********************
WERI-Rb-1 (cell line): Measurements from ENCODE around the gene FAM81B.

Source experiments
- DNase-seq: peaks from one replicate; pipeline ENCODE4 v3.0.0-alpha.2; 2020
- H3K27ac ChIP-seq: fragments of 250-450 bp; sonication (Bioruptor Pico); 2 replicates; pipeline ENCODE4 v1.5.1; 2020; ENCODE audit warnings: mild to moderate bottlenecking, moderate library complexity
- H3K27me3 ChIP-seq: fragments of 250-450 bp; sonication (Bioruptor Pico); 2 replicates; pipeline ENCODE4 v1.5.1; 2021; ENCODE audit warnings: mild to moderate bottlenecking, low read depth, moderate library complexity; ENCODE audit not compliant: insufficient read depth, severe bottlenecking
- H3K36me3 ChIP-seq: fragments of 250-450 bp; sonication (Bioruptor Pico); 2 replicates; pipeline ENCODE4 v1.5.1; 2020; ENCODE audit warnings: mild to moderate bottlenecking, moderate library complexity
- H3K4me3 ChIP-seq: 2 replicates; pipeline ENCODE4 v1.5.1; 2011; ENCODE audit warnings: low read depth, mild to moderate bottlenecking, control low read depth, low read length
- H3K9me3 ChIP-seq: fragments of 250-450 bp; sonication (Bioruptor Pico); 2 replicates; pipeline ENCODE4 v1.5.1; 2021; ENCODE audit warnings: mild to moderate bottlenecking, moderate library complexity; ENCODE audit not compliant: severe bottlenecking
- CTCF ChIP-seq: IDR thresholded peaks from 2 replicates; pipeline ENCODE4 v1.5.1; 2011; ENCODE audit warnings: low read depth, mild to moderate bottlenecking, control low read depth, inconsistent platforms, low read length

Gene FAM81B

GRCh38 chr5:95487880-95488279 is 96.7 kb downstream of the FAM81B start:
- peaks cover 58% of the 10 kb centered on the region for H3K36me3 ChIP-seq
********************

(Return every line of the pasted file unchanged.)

WERI-Rb-1 (cell line): Measurements from ENCODE around the gene FAM81B.

Source experiments
- DNase-seq: peaks from one replicate; pipeline ENCODE4 v3.0.0-alpha.2; 2020
- H3K27ac ChIP-seq: fragments of 250-450 bp; sonication (Bioruptor Pico); 2 replicates; pipeline ENCODE4 v1.5.1; 2020; ENCODE audit warnings: mild to moderate bottlenecking, moderate library complexity
- H3K27me3 ChIP-seq: fragments of 250-450 bp; sonication (Bioruptor Pico); 2 replicates; pipeline ENCODE4 v1.5.1; 2021; ENCODE audit warnings: mild to moderate bottlenecking, low read depth, moderate library complexity; ENCODE audit not compliant: insufficient read depth, severe bottlenecking
- H3K36me3 ChIP-seq: fragments of 250-450 bp; sonication (Bioruptor Pico); 2 replicates; pipeline ENCODE4 v1.5.1; 2020; ENCODE audit warnings: mild to moderate bottlenecking, moderate library complexity
- H3K4me3 ChIP-seq: 2 replicates; pipeline ENCODE4 v1.5.1; 2011; ENCODE audit warnings: low read depth, mild to moderate bottlenecking, control low read depth, low read length
- H3K9me3 ChIP-seq: fragments of 250-450 bp; sonication (Bioruptor Pico); 2 replicates; pipeline ENCODE4 v1.5.1; 2021; ENCODE audit warnings: mild to moderate bottlenecking, moderate library complexity; ENCODE audit not compliant: severe bottlenecking
- CTCF ChIP-seq: IDR thresholded peaks from 2 replicates; pipeline ENCODE4 v1.5.1; 2011; ENCODE audit warnings: low read depth, mild to moderate bottlenecking, control low read depth, inconsistent platforms, low read length

Gene FAM81B

GRCh38 chr5:95487880-95488279 is 96.7 kb downstream of the FAM81B start:
- peaks cover 58% of the 10 kb centered on the region for H3K36me3 ChIP-seq